Just a year ago, CJ Paillant lived in a brand new apartment complex in Oakland’s Jack London Square with a rooftop terrace, a game lounge and a pool with a hot tub that he and a friend rented for nearly $5,400 a month.
But Paillant, a product manager for a Silicon Valley software company, lost his job early on in the pandemic. So did his roommate. Together, they now owe $43,804.72 in rent.
“I got stuck in my luxury apartment,” said Paillant, who stayed to avoid a fee for breaking his lease but has since moved to West Oakland. He hopes to negotiate a repayment plan with his former landlords, but Paillant knows he isn’t getting his former life back anytime soon. “Now I’ve got to raise this money. My life feels like a movie.”
More than one in seven California renters were behind on their rent payments at the end of last month, according to Census Bureau surveys. And even with a statewide eviction moratorium and federal and state rental relief, some formerly well-paid renters like Paillant have accumulated a level of debt they’re not sure how they’ll ever get out of. Experts say California’s relief law — SB 91 — does little to overcome renters’ uncertainty, leaving them unsure exactly how much they will owe when protections, which are set to expire July 1, end.
“The ball’s in the court of the landlord,” said Christopher Gil, associate director of marketing at the San Francisco-based Mission Economic Development Agency, which offers housing and financial services to low-income Latino workers.
Under Gov. Gavin Newsom’s $2.6 billion rental relief proposal, the state would pay up to 80 percent of low-income tenants’ unpaid rent — but only if their landlords agree not to evict them and waive the remaining 20 percent. Landlords who refuse the deal would receive just 25 percent of their tenants’ owed rent from the state. Renters would have to pay the rest, though it’s not clear how long they will have to repay their debt. Only tenants who made under 80 percent of their area median income in 2020 are eligible for relief. Paillant wouldn’t have qualified when he was working. Now that he’s getting by on unemployment, he probably will.
Paillant lost his job in March and started receiving $450 a week in pandemic unemployment assistance. He used his savings to pay rent from April to June but as the months wore on, he tried to get his landlords to lower his rent. He paid just $600 of his share of rent in July and again in August.
He started working to create a tenants’ union with more than 60 others at Fourth Street East, the seven-floor building where he lived. The group sent letters to the landlord, San Francisco real estate firm Carmel Partners, asking for a rent reduction for the duration of the pandemic state of emergency. The owners, he said, declined.
Instead, Greystar, the management company contracted by Carmel Partners, in September proposed cutting the fee Paillant and his roommate would pay for breaking their lease, reducing it from $21,508 to $8,745. But Paillant, still hoping the owners would agree to lower the rent, said he couldn’t pay that either. So he stayed and acknowledges that, without a job, he paid no rent for nearly five months. That added roughly $23,000 more to their cumulative debt.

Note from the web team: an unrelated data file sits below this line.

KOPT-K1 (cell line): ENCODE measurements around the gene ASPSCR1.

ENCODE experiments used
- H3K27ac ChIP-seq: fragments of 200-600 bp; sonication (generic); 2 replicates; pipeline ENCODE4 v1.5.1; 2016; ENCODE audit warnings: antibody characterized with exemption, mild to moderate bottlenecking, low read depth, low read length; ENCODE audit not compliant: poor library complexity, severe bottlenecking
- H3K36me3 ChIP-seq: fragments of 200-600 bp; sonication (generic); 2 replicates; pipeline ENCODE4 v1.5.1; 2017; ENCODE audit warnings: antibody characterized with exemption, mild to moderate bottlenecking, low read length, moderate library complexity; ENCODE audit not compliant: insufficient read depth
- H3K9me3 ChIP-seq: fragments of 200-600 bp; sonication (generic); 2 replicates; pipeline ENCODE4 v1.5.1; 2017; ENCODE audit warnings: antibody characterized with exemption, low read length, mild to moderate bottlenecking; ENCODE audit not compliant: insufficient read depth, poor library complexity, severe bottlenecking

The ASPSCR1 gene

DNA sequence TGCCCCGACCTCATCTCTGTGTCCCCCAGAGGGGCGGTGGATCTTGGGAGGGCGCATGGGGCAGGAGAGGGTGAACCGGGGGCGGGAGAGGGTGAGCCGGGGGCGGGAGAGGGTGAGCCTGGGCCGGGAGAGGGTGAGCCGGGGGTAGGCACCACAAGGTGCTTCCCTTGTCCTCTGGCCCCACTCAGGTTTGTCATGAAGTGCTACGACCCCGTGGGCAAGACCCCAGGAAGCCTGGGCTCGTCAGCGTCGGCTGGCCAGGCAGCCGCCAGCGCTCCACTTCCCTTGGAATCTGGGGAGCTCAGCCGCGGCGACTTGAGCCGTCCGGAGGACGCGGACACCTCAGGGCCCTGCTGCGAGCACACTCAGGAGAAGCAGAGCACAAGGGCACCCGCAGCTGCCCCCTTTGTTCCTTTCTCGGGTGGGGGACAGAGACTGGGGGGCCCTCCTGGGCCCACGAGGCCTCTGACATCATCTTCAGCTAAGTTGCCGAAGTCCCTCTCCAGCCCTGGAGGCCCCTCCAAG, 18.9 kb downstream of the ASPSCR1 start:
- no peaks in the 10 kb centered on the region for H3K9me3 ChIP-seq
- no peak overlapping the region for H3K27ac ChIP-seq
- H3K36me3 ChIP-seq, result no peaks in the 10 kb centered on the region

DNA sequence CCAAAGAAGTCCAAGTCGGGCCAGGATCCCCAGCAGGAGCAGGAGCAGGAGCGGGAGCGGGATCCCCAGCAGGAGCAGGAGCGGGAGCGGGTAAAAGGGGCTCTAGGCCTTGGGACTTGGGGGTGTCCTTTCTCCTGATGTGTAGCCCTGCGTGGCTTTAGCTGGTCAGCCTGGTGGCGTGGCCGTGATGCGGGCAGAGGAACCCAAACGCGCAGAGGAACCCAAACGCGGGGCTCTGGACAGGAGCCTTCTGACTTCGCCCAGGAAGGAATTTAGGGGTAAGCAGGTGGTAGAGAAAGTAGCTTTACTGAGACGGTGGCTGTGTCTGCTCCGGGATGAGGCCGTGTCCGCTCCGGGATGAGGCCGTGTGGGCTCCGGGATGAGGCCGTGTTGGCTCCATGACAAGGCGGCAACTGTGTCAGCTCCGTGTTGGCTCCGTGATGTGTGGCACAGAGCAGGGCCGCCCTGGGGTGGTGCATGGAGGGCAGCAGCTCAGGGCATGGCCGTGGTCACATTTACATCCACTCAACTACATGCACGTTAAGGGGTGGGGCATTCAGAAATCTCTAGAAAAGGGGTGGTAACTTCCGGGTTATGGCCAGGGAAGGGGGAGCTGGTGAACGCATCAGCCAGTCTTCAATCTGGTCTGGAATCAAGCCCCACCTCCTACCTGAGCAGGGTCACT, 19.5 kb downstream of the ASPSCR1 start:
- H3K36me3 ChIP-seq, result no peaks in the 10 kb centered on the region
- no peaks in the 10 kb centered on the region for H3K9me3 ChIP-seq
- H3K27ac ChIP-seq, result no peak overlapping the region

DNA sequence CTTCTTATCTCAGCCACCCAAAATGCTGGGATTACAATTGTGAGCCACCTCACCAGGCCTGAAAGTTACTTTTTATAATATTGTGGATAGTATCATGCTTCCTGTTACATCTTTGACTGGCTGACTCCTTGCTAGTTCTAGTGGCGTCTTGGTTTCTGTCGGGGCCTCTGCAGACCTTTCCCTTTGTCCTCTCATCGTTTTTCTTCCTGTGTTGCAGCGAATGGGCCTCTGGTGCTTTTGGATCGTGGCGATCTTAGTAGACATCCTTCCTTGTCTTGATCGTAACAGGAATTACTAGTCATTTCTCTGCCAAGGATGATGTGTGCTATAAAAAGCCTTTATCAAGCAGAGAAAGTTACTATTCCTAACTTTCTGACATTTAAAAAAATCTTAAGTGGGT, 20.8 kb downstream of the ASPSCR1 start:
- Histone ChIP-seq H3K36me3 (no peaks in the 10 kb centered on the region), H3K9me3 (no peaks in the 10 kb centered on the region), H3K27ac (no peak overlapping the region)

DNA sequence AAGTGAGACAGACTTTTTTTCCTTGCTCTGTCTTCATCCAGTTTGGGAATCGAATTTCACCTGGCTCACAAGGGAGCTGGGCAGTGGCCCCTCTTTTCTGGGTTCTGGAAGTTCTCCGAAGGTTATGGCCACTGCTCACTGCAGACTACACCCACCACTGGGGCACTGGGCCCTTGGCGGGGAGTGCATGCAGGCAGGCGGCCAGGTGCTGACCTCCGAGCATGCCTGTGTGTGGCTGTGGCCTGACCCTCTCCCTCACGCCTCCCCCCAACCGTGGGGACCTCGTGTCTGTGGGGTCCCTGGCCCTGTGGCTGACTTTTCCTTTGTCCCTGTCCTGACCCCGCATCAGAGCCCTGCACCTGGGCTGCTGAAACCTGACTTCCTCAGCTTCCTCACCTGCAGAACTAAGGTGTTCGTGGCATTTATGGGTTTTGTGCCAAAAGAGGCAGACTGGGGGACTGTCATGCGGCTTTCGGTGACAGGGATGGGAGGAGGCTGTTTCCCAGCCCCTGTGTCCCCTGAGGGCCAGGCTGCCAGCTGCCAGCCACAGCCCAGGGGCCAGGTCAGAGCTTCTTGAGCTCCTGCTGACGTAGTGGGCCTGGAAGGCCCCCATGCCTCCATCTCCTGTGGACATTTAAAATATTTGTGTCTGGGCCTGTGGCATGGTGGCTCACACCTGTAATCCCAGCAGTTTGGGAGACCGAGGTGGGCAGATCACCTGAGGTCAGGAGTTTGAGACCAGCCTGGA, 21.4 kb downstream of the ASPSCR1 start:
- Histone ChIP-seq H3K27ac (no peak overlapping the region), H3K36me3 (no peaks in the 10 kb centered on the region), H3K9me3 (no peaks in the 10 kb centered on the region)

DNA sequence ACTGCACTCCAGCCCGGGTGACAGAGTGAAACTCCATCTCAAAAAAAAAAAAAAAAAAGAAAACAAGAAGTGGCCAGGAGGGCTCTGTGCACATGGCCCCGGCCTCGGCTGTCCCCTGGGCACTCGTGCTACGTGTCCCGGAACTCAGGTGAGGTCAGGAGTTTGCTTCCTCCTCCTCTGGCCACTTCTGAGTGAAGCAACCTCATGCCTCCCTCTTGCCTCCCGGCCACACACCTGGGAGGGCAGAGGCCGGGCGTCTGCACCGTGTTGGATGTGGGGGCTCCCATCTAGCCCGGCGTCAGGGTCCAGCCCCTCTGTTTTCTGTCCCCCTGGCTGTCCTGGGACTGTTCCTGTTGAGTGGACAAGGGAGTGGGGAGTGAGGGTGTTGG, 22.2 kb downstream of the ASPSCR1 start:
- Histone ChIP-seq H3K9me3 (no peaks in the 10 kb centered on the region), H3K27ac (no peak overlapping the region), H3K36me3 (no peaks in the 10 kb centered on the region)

Greystar and Carmel Partners did not respond to requests for comment. Under the state’s initial eviction protections, tenants like Paillant were supposed to pay 25 percent of their rent owed since September by Jan. 31. That date has been extended to June 30.
“It’s interesting now to see what I could have or should have done better,” said Paillant, reflecting on whether he should have taken the deal to let him out of his lease for less. “My brain was running at 200 miles an hour. I was navigating the unknown.”
When his lease ended this month, Paillant moved with his partner to West Oakland where they were able to negotiate paying just half of the nearly $9,000 security deposit. The landlord agreed to let them pay the other half over time. So far, Paillant said, he and his partner have been able to pay only about 25 percent of their new rent. So he’s accumulating more debt on top of what he may owe his former landlord come July, when statewide protections are set to end.
“At that point you’re pretty much in too deep,” said Paillant, who added that he has consulted with a bankruptcy lawyer.
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Though he hopes to qualify for rental relief, he doubts his former landlord at Fourth Street East will waive 20 percent of his owed rent. If he’s right, Paillant and his former roommate will have to pay 75 percent of their debt, or $32,853.
Paillant, who has started an online business helping Black-owned small businesses go digital, said his former landlords told him they were open to negotiating a repayment plan. “But of course, they can always change their mind,” Paillant said. “That’s the scary part.”
This article is part of the California Divide, a collaboration among newsrooms examining income inequality and economic survival in California.
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